ly and France against the Hungarians and other discontented provincials within its borders, together with territory on the Adriatic and the Lower Danube. Rumors of changes in the Cabinet are still current, (nobody believes what the Moniteur says;) the most accredited place Mons. Baroche as Minister of the Interior, Mons. Rouher taking his places as Minister without a port-folio and President of the Council of State; while Mons de Persigny becomes Minister of Foreign Affairs in place of Mons. Thouvenel, sent to Constantinople or to St. Petersburg, while Mons. Fould becomes Minister of Finance and negotiates the loan of $200,000,000 or $300,000,000. But the war rumors are most numerous, and if they are to be believed, Marshal McMahon has been summoned to Paris by telegraph, and has had a long conference with Louis Napoleon. There has been a long council at which all the marshals were present, at the Tuileries. The Lyons camp is to receive reinforcements. The Cabinet of Turin ha
official interview with the French Minister of Foreign Affairs, M. Thouvenel, on the subject of the recognition of the Southern Confederacy. k Times may admit of considerable doubt. The writer says: M. Thouvenel demanded to know if the Cabinet at Washington were not divided ilone were to be taken as guides in diplomatic transactions. M. Thouvenel then said that the Government of the United States need not haveives the recognition was withheld. The French Government, added M. Thouvenel, sees the present dissension in America with pain, and not only en the division or add fuel to the flames. At the same time M. Thouvenel said that the practice of France, as indeed of most of the Europ right now to prejudice the future, it would be recognized. M. Thouvenel then demanded information on the subject of the new tariff, whics hope to the Emperor and his colleagues in the Government. M. Thouvenel assured Mr. Faulkner that up to the present time he had not been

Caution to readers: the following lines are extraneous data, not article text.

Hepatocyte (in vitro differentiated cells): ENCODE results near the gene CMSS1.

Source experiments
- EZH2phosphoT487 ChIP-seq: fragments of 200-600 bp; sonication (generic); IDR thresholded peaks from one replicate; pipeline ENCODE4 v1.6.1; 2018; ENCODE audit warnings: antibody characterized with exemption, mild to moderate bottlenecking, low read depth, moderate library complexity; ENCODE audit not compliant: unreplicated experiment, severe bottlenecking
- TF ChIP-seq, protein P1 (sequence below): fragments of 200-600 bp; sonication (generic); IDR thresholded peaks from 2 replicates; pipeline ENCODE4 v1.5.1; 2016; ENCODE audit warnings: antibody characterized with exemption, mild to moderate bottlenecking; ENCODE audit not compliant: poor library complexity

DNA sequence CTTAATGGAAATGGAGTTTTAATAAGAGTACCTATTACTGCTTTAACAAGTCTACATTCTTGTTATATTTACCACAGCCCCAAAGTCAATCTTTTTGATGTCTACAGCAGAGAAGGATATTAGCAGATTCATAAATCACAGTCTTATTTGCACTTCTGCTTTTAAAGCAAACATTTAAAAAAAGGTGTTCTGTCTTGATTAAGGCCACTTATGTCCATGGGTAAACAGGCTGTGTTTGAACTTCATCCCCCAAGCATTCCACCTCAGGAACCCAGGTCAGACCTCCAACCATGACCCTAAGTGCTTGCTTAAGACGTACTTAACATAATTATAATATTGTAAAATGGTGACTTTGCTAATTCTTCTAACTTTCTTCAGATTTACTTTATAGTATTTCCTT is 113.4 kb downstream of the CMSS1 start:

nce. An imperfect statement of Mr. Faulkner's interview with M. Thouvenel, the French courier for Foreign Affairs, has been published, the. H. Seward, Secretary of State:-- Sir:--I called to-day upon M. Thouvenel, at the Ministry of Foreign Affairs, and was promptly admitted tf domestic peace and the maintenance of the Federal Union. Here M. Thouvenel asked if there was not some diversity of opinion in the Cabinet ng with the deliberate and loyal action of the American people. M. Thouvenel expressed his pleasure at the assurance. I further said thanew Minister accredited by the United States to this Court. M. Thouvenel, in reply, said that no application of yet been made to him by tThe conversation was then further protracted for an inquiry from M. Thouvenel when the new tariff would go into operation, and whether it was nce in the assertion of their claims to a separate sovereignty. M. Thouvenel expressed the opinion that its employment of force would be unwi
ot intend to oppose the motion, and trusted that the investigation would be satisfactory. The Times, in an editorial on American affairs and the indignation of the North towards the attitude of England, asserts that the British public have given much sympathy towards the Federal cause, more than it ever gave to the cause of British sovereignly and union in any of its trials. France. The Corps Legislating had finally agreed to hold to the budget by a vote of 242 against 5 M. Thouvenel had addressed a courteous letter to the Turen Cabinet expressing the deepest regret at the death of Count Cavour The silence of the French Legislature on the subject attracted considerable attention. Italy. The new Ministry had taken the oath of allegiance. It was stated that Kossuth was about to take a permanent residence in Lombardy. Baron Ricasolf, in announcing the formation of the new Ministry, said that none had lost their faith in the destiny of Italy. The c
s of our correspondents in Paris and London and the extracts from our foreign files published this morning. We give the exact text of the article lately published in the Moniteur, in which Napoleon foreshadows the recognition of the rebel Confederacy as an independent Power. It is interpreted by our Paris correspondent exactly in the sense in which we read the translation received by the Etna, and the writer adds that it would have been embodied in a diplomatic circular addressed by M. Thouvenel to the French Ministers at Foreign Courts, as illustrating to them the exact position of his Majesty the Emperor towards Italy and America. Messrs. Mann, Yancey and Rost, the rebel Commissioners, were in Paris. They reported that Great Britain would soon recognize the rebel Government, but the statement was not very generally credited, although it was believed both in Paris and London that the British Cabinet were very anxious to do so, if its chief members had a plausible excuse.